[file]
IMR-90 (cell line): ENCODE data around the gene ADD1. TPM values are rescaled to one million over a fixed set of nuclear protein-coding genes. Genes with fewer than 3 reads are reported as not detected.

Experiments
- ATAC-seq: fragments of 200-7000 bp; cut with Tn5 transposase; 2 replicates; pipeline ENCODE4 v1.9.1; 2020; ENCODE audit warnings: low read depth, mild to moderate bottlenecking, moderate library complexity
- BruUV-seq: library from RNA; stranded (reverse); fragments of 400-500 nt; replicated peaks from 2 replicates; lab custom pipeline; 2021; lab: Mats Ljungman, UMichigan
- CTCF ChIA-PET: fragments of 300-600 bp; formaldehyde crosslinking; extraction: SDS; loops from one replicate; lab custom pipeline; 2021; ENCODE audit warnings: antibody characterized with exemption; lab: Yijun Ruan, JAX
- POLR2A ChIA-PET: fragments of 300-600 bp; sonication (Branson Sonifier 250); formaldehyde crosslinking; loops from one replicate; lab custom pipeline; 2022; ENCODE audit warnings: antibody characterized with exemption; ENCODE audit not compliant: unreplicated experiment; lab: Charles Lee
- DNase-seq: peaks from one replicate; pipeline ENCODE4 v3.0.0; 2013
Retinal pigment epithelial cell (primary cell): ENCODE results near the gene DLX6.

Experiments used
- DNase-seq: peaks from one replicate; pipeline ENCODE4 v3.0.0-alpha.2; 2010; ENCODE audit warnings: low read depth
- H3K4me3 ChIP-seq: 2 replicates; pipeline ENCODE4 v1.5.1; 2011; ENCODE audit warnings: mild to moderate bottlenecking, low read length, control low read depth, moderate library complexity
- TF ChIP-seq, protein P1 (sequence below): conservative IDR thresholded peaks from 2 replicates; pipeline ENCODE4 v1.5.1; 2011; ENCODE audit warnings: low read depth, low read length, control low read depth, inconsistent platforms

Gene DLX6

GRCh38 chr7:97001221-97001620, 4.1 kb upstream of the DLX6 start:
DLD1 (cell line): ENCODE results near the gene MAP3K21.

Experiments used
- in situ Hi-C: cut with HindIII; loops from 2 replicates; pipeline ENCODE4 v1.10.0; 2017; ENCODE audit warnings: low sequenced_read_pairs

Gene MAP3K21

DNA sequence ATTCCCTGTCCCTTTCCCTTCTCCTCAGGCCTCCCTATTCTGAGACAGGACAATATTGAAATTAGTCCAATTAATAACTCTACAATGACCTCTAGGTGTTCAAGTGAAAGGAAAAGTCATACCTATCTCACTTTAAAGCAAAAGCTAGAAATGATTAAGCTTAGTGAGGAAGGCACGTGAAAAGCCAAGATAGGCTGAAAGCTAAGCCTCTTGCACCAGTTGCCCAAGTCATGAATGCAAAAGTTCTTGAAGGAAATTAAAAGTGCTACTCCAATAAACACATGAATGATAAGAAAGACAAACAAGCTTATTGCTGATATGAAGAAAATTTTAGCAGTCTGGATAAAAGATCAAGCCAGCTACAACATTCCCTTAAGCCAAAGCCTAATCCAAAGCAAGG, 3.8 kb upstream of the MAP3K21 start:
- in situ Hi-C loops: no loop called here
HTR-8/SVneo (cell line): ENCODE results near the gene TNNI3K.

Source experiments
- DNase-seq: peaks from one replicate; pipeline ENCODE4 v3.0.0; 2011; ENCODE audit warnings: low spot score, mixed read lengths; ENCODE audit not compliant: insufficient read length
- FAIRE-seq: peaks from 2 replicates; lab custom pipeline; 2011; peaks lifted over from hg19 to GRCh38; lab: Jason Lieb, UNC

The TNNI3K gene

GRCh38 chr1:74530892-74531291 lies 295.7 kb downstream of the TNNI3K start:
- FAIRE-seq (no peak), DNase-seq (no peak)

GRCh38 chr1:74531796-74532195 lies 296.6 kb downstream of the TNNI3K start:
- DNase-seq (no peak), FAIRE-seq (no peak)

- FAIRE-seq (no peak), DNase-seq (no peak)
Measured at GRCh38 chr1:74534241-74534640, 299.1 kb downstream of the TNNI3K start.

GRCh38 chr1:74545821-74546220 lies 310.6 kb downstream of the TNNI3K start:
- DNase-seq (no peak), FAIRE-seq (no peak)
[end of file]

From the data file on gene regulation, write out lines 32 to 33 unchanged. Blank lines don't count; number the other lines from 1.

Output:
GRCh38 chr1:74545821-74546220 lies 310.6 kb downstream of the TNNI3K start:
- DNase-seq (no peak), FAIRE-seq (no peak)